By Geoff Thale and Ana Sorrentino
For years, Cuba policy has been the third rail of South Florida politics. Politicians, both Democratic and Republican, have been ardent supporters of the embargo, and the conventional wisdom held that supporting change in U.S. policy toward Cuba—seen by the Cuban-American community as making “concessions” to the Cuban government—would make a candidate unelectable. (For example, in the 2000 presidential election, Vice President and Democratic candidate Al Gore won a mere 17 percent of the Cuban-American vote shortly after the Clinton administration returned Elian Gonzalez to Cuba.)
But in 2012, both national and local elections challenged that conventional wisdom. In his first term, President Obama ended restrictions on Cuban-American family travel and later eased restrictions on educational and purposeful travel. In spite of these “concessions,” in the 2012 election, he went on to win South Florida, and exit polls indicate that he either won or came close to winning the Cuban-American vote. That same year, Democratic congressional candidate Joe Garcia, running in a district that includes portions of Miami, won on a platform that supported the President’s decisions on travel to Cuba.
This week, we’ve seen even more decisive evidence that the power has been turned off on the third rail. #CubaNow, a Miami-based pro-engagement group, ran an issue ad this week attacking Florida politicians that want to turn back the clock and end family travel. At a campaign debate on October 6, Congressman Garcia and his challenger, Republican Carlos Curbelo, were asked about their stances on travel to Cuba. Garcia defended President Obama’s reforms, emphasizing that Cuban Americans in South Florida were visiting family in Cuba and sending remittances. Curbelo, on the other hand, opposed “unilateral concessions” to the Cuban government. By October 8, Curbelo, in an interview with the Miami Herald, was backpedaling and explaining that he would not seek to change the current regulations that permit family travel and unlimited family remittances.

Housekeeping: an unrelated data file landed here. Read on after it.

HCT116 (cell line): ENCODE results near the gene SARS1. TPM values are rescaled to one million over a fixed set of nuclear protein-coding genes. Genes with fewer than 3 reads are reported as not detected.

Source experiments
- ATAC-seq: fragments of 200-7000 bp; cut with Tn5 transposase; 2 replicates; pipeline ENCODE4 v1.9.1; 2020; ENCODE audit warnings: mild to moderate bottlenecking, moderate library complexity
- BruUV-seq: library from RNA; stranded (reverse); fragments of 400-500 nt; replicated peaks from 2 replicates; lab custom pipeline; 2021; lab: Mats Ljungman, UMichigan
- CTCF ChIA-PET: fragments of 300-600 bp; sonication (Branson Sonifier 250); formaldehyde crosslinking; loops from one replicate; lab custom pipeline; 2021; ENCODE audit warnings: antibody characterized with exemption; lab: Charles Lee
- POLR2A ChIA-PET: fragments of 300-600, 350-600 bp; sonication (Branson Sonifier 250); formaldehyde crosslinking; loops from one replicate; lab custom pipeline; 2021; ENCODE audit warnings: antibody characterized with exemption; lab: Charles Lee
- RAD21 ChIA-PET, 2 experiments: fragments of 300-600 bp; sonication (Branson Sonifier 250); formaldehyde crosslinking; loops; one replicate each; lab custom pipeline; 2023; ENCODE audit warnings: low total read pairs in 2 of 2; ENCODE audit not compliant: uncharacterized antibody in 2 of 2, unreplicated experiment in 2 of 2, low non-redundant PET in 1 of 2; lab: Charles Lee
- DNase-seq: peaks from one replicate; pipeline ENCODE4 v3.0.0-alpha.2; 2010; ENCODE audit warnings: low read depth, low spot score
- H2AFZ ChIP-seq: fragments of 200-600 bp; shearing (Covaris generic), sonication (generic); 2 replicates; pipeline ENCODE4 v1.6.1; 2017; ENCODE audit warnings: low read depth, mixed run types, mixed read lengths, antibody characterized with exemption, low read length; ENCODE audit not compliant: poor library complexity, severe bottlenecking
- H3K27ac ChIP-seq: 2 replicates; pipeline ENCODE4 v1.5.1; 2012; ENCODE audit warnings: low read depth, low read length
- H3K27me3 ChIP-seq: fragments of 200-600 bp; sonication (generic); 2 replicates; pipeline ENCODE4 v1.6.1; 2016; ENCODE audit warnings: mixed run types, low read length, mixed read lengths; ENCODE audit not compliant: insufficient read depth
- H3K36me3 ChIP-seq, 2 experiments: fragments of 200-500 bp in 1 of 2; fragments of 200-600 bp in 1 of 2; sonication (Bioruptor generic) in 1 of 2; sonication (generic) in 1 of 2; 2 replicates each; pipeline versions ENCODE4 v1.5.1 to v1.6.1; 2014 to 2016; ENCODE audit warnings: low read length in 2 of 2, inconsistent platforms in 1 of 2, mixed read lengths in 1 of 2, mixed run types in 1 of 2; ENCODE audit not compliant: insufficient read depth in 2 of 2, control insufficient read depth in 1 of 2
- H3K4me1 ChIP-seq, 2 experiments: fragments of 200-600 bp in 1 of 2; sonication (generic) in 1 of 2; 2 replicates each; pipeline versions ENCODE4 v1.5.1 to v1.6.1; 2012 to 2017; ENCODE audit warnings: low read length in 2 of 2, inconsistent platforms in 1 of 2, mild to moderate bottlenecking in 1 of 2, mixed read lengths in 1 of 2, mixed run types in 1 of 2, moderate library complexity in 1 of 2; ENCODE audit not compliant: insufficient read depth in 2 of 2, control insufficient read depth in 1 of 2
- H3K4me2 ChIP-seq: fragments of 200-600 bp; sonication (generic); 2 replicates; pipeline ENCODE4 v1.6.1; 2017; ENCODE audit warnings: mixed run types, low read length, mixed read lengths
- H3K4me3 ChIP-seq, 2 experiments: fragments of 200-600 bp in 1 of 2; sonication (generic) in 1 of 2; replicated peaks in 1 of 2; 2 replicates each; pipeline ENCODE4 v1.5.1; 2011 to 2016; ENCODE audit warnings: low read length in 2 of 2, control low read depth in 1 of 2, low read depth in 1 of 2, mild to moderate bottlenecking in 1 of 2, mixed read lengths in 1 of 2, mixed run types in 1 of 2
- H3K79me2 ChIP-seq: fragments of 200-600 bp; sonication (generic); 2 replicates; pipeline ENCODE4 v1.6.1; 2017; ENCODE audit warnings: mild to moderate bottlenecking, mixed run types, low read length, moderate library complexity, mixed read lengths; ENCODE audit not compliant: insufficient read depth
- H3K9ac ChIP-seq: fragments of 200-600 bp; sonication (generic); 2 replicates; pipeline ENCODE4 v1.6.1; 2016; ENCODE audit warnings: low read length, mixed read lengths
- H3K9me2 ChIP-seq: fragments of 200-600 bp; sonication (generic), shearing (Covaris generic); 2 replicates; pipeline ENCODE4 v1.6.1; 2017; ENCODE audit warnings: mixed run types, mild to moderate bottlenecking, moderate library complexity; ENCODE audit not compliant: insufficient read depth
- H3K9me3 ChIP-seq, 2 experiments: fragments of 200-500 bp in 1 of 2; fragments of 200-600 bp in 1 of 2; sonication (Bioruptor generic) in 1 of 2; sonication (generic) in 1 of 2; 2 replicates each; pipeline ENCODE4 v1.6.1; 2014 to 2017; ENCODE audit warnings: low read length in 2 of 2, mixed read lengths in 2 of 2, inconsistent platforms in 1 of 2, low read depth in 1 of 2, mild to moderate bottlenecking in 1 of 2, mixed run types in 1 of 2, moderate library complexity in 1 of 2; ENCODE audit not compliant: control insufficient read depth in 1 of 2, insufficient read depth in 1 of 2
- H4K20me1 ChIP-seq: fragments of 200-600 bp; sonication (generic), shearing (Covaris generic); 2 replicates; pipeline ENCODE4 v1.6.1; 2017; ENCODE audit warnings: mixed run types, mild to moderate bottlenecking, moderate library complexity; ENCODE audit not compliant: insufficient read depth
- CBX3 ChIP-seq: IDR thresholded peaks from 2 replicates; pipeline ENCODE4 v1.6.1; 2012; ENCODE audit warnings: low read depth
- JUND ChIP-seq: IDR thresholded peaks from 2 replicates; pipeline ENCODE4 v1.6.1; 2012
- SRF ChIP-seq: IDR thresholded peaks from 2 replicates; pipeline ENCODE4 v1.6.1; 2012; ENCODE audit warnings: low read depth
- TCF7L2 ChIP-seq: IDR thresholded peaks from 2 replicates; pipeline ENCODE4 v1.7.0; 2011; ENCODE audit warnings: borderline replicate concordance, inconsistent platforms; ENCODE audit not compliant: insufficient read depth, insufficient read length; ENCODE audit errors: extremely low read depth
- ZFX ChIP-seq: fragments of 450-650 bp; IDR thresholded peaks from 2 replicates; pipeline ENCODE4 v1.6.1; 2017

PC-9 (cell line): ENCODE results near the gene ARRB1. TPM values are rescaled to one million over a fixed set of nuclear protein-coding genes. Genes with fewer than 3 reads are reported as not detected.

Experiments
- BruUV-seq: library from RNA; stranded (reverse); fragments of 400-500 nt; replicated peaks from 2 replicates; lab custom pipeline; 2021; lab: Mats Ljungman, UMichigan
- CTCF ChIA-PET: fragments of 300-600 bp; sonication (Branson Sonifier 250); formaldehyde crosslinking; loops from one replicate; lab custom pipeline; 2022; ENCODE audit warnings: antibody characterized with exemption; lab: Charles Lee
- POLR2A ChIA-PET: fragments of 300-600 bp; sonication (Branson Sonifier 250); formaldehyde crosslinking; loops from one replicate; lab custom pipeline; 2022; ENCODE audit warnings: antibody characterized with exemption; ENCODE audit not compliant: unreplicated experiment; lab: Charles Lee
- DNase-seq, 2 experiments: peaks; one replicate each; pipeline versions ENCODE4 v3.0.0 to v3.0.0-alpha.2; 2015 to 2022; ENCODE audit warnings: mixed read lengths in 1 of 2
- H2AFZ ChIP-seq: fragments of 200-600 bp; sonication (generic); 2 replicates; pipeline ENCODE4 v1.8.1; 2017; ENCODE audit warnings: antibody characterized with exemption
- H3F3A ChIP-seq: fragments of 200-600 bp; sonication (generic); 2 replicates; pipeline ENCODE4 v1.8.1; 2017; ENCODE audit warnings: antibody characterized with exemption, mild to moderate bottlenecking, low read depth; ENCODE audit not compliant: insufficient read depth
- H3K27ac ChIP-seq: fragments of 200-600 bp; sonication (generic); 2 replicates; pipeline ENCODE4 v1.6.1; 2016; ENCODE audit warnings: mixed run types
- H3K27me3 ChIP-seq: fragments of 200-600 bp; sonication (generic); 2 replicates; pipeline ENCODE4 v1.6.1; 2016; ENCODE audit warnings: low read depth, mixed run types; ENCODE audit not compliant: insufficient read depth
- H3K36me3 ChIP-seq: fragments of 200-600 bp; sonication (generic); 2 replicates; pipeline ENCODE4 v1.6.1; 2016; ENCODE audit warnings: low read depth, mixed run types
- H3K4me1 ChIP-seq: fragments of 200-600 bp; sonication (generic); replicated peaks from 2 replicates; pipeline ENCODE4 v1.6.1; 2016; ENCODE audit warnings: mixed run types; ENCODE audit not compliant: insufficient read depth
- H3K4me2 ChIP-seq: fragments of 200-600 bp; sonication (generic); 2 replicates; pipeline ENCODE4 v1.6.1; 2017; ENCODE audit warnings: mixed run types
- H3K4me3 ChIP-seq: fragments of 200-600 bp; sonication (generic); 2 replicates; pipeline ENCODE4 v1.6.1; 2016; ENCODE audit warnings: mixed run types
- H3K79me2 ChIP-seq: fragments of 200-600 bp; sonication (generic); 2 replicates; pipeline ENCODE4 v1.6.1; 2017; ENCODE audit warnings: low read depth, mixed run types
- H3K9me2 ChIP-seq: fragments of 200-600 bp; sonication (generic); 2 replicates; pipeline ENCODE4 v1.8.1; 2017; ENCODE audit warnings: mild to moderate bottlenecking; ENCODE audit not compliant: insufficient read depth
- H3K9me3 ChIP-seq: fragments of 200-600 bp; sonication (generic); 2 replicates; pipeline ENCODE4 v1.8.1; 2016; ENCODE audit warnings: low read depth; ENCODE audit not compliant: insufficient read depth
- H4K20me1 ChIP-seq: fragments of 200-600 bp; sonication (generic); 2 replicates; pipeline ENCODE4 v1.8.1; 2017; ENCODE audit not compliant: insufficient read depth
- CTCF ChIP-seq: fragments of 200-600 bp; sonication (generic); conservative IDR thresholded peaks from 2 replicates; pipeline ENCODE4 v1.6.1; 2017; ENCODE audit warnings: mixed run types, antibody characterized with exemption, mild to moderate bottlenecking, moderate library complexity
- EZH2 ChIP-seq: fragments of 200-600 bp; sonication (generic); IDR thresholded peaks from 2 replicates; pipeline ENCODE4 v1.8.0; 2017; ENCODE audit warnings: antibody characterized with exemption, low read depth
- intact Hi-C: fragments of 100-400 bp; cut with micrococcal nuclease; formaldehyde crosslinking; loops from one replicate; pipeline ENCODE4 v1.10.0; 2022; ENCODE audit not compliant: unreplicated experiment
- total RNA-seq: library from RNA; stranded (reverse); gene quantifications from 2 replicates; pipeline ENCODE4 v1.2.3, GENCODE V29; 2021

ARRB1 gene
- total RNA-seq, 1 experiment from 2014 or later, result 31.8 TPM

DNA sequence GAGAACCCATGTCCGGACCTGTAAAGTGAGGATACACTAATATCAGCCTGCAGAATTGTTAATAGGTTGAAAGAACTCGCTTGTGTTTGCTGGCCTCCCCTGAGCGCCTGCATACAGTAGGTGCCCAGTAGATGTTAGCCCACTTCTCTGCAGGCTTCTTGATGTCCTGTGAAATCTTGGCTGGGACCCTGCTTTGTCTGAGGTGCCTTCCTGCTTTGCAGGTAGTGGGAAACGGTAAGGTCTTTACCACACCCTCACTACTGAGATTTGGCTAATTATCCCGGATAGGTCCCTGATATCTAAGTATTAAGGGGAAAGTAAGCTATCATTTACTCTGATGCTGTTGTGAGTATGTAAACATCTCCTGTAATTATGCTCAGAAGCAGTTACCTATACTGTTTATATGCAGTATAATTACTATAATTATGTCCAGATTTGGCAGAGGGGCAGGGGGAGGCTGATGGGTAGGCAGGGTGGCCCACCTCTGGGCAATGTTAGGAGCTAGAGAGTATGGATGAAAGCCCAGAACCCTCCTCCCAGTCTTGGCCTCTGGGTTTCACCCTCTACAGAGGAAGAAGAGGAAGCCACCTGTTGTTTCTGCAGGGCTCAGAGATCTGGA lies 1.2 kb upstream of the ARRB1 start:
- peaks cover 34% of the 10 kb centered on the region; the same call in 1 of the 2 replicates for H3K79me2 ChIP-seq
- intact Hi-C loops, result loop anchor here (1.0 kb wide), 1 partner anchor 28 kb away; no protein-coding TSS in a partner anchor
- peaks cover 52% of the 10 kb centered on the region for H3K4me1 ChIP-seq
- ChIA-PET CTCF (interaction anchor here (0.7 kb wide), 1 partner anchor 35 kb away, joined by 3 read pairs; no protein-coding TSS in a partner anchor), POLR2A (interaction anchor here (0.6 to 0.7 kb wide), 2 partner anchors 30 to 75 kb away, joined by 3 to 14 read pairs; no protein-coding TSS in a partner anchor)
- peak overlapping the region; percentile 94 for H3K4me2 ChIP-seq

While national polls have long shown that a majority of Americans favor an end to any restriction on travel to Cuba, recent polls by Florida International University and the Atlantic Council have shown that majorities in the Cuban-American community and in Florida also support policy change. Like Curbelo, politicians have begun to shift their positions accordingly. Former Secretary of State Hillary Clinton, who is widely expected to run for president in 2016, recently made public her opposition to the embargo. And in February 2014, Democratic candidate for Florida governor Charlie Crist announced his opposition to the embargo, which he had previously supported. While the announcement caused waves both nationally and locally, the shift had little effect electorally: a poll conducted several months later found that only 24 percent of registered voters in Miami-Dade County were less likely to vote for Crist as a result of his new position on the embargo. A supermajority of voters—67 percent—said that Crist’s position on Cuba made no difference to their choice of candidate.
The response to the #CubaNow issue ad—and the quick shift in Curbelo’s position—make it clear that even in Florida, supporting Cuba policy change is no longer a political death sentence. In fact, it may be politically advantageous for candidates in close races to support the right to travel to Cuba, which is good news for Cubans on the island, their family in the United States, and advocates for engagement with Cuba.
Geoff Thale is WOLA’s Program Director. Ana Sorrentino is WOLA’s Program Officer for Cuba.